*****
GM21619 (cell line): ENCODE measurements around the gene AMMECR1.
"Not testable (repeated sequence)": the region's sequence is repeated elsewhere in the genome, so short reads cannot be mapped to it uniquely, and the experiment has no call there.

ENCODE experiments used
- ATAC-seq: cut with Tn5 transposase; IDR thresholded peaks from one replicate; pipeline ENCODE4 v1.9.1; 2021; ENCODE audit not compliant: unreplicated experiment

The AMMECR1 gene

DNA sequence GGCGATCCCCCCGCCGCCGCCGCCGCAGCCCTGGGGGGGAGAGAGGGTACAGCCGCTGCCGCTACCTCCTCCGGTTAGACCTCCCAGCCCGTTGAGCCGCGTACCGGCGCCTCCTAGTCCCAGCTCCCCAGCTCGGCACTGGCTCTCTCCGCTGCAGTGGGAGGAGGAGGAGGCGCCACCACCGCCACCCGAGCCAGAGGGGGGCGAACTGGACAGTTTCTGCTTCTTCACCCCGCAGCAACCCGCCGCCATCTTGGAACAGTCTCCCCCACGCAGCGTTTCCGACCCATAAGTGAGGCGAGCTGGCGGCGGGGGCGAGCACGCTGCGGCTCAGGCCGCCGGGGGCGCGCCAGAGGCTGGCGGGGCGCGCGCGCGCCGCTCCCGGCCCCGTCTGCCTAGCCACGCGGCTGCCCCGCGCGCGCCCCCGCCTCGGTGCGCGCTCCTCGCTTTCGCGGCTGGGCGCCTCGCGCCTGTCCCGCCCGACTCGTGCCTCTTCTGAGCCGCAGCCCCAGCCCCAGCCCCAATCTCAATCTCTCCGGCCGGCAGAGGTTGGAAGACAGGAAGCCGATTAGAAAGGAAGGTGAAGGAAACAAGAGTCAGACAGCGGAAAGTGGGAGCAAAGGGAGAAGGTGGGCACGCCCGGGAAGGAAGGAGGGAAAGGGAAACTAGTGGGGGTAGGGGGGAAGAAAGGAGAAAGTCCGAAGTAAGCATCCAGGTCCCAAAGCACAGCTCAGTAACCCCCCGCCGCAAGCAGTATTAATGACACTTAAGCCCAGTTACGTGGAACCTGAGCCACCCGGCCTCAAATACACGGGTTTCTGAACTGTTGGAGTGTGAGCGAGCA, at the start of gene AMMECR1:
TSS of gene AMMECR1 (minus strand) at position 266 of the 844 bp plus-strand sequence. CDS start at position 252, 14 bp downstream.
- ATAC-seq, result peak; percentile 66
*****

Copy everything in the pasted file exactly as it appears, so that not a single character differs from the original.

GM21619 (cell line): ENCODE measurements around the gene AMMECR1.
"Not testable (repeated sequence)": the region's sequence is repeated elsewhere in the genome, so short reads cannot be mapped to it uniquely, and the experiment has no call there.

ENCODE experiments used
- ATAC-seq: cut with Tn5 transposase; IDR thresholded peaks from one replicate; pipeline ENCODE4 v1.9.1; 2021; ENCODE audit not compliant: unreplicated experiment

The AMMECR1 gene

DNA sequence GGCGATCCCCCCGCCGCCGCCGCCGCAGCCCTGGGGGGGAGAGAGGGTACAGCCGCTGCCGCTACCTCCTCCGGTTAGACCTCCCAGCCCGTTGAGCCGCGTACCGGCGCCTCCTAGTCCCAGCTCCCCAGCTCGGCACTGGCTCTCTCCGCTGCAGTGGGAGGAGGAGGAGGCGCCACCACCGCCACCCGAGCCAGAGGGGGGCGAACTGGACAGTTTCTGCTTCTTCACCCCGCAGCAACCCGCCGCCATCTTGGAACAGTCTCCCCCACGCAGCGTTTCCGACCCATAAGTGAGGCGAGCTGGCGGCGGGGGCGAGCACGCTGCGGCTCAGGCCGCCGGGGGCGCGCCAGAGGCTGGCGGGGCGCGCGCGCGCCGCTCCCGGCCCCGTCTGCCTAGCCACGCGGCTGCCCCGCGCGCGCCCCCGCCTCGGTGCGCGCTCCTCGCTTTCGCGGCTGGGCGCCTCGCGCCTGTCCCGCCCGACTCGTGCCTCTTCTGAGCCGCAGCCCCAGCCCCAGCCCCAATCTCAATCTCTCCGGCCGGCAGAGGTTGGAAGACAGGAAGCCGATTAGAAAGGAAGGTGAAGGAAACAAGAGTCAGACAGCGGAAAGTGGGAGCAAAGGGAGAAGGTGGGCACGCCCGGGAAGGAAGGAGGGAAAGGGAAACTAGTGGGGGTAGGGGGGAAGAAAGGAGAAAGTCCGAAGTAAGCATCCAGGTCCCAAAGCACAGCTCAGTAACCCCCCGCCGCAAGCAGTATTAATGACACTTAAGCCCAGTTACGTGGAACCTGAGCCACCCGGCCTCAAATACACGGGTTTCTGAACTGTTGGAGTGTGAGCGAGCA, at the start of gene AMMECR1:
TSS of gene AMMECR1 (minus strand) at position 266 of the 844 bp plus-strand sequence. CDS start at position 252, 14 bp downstream.
- ATAC-seq, result peak; percentile 66